The 49ers’ best route-runner out of the backfield last season was Jeff Wilson. His ability to juke a defender in man coverage was the reason Shanahan called upon Wilson to run the route that won the game against the Arizona Cardinals. Late in the first half of the Super Bowl, Wilson went in for the season reason and caught a 20-yard pass.

Mostert is working hard on his route-running, and he is likely to make improvements in that area. McKinnon is not likely to be considered for every-down duties. But he will have opportunities to make a considerable impact on third downs.

[RELATED49ers' Raheem Mostert expects Jerick McKinnon to 'surprise everyone']

WR Trent Taylor

Taylor had an impressive rookie season. He and Kittle tied for third on the team with 43 receptions apiece. But Taylor had a difficult time bouncing back in 2018 after offseason back surgery. Then, he had one setback after another following surgery to repair a Jones fracture in his foot last summer.

Taylor hopes to be ready for when the 49ers get on the field to begin preparations for the 2020 season. Taylor’s best attribute is his ability to get open quickly with Shanahan's favorite route. Depending on the matchup, Garoppolo can lock onto Taylor and rely on him get open in order to convert third downs on what Shanahan calls "choice routes."

Emmanuel Sanders was the 49ers’ main slot receiver after coming to the team in a midseason trade. But the slot was never a big part of the 49ers’ offense. The 49ers had big hopes for Taylor last season. Nobody on the team would benefit as much from Wes Welker’s coaching as him.

WR Jalen Hurd

Shanahan likes some players for specific roles. But with Hurd, Shanahan sees a player who can be used in a number of different ways. Hurd can line up outside. He can line up in the slot, at tight end or in the backfield.

Hurd’s versatility would be especially useful to the 49ers on their two-minute drill when the opposing defense is unable to make substitutions after every play. Hurd could be moved around the formation to create exploit certain matchups Shanahan wishes to exploit.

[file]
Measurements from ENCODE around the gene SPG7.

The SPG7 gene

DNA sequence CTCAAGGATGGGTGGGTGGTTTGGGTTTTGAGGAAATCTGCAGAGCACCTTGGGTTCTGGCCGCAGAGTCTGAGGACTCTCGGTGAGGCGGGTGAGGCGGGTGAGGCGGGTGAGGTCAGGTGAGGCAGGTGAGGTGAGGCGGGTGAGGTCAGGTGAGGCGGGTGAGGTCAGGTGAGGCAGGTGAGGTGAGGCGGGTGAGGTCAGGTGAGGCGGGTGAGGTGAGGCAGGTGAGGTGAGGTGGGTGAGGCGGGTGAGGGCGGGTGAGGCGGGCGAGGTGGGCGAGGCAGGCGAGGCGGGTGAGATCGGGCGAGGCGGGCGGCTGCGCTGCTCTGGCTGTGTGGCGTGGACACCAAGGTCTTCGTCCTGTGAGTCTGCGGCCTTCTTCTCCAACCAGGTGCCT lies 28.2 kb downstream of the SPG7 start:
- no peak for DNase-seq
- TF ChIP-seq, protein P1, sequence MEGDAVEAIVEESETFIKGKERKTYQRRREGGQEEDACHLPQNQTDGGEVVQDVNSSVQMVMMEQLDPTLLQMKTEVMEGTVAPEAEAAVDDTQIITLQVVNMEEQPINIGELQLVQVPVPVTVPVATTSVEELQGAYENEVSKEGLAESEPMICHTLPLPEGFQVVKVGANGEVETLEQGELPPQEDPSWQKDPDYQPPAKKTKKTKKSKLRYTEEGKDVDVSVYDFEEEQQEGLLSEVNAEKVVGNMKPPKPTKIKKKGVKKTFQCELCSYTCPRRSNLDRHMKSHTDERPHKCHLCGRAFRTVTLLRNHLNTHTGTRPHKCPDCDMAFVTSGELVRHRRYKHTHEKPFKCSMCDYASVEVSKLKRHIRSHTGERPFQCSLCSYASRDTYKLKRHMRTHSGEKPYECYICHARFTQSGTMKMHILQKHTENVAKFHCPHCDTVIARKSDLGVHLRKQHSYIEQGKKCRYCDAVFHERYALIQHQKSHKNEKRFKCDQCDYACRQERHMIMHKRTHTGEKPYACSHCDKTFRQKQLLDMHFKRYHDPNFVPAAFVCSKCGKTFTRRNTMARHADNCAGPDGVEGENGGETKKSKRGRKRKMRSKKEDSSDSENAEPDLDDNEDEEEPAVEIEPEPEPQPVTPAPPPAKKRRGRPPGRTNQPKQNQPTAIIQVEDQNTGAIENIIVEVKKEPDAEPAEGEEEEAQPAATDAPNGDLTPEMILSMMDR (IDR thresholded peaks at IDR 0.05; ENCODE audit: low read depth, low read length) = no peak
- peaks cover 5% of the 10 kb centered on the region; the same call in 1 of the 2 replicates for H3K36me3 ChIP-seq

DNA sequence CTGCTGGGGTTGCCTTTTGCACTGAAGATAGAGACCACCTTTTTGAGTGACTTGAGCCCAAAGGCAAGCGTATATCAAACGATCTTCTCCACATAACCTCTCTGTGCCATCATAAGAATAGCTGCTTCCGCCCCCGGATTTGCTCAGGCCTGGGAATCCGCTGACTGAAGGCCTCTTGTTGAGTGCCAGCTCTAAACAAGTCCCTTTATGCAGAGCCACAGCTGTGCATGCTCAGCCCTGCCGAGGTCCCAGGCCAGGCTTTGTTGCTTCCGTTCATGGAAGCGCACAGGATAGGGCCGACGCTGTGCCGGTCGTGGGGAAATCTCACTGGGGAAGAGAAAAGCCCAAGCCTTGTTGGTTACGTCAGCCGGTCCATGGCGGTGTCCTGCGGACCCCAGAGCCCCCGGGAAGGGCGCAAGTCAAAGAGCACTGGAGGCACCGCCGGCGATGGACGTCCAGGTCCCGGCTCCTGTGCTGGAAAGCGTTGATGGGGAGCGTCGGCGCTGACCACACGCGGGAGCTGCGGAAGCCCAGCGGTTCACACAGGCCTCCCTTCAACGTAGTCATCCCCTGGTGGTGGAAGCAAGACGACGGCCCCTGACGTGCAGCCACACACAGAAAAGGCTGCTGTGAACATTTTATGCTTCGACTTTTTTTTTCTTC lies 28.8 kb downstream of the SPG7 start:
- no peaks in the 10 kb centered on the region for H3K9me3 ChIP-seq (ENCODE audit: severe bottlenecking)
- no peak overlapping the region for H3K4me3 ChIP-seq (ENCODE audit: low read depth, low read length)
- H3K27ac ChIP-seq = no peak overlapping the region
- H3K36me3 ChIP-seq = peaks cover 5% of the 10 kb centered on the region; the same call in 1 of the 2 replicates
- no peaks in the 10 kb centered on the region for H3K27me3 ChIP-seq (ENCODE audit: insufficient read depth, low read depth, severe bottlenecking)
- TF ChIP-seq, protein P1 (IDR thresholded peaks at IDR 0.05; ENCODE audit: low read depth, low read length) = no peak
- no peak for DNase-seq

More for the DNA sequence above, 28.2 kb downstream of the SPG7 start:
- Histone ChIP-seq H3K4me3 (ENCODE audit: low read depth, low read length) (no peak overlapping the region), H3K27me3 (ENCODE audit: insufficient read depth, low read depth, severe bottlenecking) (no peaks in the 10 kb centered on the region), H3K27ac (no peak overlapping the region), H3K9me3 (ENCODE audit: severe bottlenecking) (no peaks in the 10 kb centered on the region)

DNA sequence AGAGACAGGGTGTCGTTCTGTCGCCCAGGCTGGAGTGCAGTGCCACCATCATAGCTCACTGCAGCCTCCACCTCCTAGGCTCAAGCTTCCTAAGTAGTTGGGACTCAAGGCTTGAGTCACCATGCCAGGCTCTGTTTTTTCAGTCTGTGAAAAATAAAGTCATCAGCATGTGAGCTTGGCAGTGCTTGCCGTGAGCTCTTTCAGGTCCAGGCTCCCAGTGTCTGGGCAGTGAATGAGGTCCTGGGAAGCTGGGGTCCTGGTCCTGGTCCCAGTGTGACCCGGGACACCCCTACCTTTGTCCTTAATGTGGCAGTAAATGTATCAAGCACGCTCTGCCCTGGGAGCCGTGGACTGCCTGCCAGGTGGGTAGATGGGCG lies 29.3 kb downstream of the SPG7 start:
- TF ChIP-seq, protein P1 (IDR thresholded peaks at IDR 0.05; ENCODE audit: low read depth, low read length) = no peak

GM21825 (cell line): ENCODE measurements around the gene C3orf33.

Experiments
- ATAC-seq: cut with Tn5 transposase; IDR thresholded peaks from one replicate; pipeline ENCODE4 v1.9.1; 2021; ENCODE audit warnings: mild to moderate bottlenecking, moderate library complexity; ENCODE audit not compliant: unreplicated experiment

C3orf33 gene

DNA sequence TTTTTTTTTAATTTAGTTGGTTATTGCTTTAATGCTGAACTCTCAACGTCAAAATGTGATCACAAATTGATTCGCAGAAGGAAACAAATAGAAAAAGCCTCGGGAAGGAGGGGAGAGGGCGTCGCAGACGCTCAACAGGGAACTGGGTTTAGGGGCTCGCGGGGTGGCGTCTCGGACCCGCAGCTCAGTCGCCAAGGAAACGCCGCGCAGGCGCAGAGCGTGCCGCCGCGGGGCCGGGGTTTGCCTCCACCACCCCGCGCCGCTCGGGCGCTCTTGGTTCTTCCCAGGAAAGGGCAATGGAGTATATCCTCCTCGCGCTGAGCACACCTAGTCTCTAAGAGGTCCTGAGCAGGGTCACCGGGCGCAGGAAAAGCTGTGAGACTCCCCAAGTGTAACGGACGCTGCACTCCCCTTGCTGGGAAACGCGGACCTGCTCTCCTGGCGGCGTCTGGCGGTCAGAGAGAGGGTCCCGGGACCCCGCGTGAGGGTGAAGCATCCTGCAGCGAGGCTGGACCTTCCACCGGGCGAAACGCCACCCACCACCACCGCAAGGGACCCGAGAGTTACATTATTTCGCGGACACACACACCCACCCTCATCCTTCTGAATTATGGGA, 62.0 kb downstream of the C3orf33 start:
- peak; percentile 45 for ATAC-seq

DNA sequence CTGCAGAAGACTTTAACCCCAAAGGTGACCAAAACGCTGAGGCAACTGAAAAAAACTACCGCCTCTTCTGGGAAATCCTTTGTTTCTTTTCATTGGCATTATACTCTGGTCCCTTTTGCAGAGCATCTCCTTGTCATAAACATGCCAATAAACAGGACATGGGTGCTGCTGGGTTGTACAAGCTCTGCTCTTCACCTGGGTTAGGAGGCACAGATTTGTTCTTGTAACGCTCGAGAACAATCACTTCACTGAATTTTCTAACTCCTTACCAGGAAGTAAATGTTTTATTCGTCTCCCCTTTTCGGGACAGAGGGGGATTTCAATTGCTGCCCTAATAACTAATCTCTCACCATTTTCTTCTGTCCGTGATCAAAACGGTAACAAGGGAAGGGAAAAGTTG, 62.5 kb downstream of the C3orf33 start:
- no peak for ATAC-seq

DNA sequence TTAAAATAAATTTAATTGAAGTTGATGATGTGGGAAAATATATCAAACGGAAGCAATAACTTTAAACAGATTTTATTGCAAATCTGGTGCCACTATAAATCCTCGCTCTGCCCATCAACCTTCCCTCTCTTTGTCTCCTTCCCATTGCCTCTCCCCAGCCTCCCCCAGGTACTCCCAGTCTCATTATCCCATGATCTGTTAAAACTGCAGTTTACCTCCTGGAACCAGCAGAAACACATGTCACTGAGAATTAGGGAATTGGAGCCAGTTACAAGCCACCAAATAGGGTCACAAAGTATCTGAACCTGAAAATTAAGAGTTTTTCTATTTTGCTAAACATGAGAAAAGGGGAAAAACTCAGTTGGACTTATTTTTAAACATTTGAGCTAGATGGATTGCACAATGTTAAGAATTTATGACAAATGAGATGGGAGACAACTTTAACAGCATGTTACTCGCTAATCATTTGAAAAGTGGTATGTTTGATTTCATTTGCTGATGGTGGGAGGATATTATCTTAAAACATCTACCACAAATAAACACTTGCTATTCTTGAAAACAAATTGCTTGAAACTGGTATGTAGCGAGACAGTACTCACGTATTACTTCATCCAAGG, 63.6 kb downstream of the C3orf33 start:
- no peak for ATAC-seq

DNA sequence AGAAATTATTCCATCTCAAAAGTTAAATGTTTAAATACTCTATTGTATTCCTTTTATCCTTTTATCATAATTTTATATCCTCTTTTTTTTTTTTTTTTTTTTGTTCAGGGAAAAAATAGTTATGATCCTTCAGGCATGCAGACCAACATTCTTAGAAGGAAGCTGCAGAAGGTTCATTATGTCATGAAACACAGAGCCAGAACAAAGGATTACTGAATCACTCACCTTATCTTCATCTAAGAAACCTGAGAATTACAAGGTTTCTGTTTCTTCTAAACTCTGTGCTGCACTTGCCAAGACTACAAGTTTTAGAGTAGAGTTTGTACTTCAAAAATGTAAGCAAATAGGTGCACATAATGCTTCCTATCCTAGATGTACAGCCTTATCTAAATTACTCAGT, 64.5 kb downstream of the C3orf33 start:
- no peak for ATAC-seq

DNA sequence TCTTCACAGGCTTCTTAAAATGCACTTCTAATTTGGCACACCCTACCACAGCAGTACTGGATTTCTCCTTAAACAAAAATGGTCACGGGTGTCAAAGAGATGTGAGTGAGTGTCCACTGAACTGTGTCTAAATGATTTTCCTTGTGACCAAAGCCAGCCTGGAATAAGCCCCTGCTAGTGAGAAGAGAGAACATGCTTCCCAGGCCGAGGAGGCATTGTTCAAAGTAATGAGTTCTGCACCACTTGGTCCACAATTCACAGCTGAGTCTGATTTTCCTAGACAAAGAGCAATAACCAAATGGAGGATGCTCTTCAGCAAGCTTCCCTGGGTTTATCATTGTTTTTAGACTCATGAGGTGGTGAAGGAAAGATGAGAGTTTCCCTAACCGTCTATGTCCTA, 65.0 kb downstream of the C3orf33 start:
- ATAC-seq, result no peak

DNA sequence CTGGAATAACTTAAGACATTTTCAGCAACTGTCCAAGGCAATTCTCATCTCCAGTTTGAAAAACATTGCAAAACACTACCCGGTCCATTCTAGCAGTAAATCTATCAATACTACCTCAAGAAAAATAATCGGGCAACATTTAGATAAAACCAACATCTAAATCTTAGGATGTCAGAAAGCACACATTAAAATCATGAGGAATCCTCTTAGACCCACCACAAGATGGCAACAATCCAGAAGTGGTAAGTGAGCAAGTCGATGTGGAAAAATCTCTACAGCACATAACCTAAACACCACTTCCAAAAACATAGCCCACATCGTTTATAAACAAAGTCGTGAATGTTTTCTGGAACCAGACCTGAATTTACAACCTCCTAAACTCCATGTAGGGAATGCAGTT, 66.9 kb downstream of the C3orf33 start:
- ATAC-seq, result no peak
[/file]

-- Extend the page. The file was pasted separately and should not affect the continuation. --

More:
General manager John Lynch said last month that Hurd had been cleared for on-field work after he was forced to sit out his rookie season due a stress fracture in his back. Hurd is not likely to post huge numbers, but he has the potential to play a vital role in key situations.

DeAndre Hopkins, 49ers' new rival, says he's NFL's best wide receiver

DeAndre Hopkins, 49ers' new rival, says he's NFL's best wide receiver

One of the 49ers' newest rivals is coming to the NFC West with lots of confidence.

DeAndre Hopkins hasn't even suited up for the Arizona Cardinals yet, but he told ESPN's "Jalen & Jacoby Show" that he "definitely" is the best wide receiver in the NFL. 

"I know I'm the best," Hopkins said Thursday. "Mike's my boy. I love [New Orleans Saints wide receiver] Michael [Thomas] ... but he knows if I had Drew Brees my whole career what these numbers would be. [Falcons wide receiver] Julio Jones knows if I had Matt Ryan my whole career. That's my boy. I trained with Julio, too. He knows what these numbers would be."

Hopkins caught passes from Houston Texans star Deshaun Watson over the last two-and-half seasons before Hopkins was traded to the Cardinals this offseason, and Watson is no slouch as a quarterback. The 27-year-old receiver made First Team All-Pro in each of the last three seasons since Watson was drafted, catching 257 passes for 3,288 yards and 24 touchdowns in the QB's 37 career starts.

But Hopkins was great despite playing with numerous forgettable quarterbacks in four years before Watson arrived in Houston, making the Pro Bowl in 2015 after finishing third in receiving yards (1,521) and tied for seventh in TDs (11) while Brian Hoyer, Ryan Mallett, T.J. Yates and Brandon Weeden each started at least one game.

[49ERS INSIDER PODCAST: Listen to the latest episode]

Hopkins won't have to worry about that in 2020, barring injury, as he's set to team up with up-and-coming star Kyler Murray in Kliff Kingsbury's high-octane offense. That combination has the potential to be a thorn in the 49ers' side for years to come.

If you agree with where Hopkins stands among the game's best wide receivers, he'll pose a threat to the 49ers this season. Thomas and Jones each carved up the 49ers' dominat defense last season, with both catching 11 or more passes for 134 yards and at least one touchdown. Of the receivers who accrued at least 100 receiving yards in a game against the 49ers, Thomas (13) and Jones (11) had the most receptions.

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Hopkins will have two chances to replicate his peers' production, and he'll be aided by arguably a better supporting cast of receivers. Larry Fitzgerald caught 75 passes for 804 yards as a 36-year-old last season, while Christian Kirk had 709 receiving yards himself. Fitzgerald has gained more receiving yards (2,381) and scored more touchdowns (19) against the 49ers than any other team in his career, while Kirk has scored two of his six career TDs (in two seasons) against San Francisco.

The All-Pro receiver's swagger alone won't knock the 49ers off their divisional perch, but Hopkins' arrival should keep them -- and their secondary -- up at night preparing for (at least) two games against the Cardinals this season.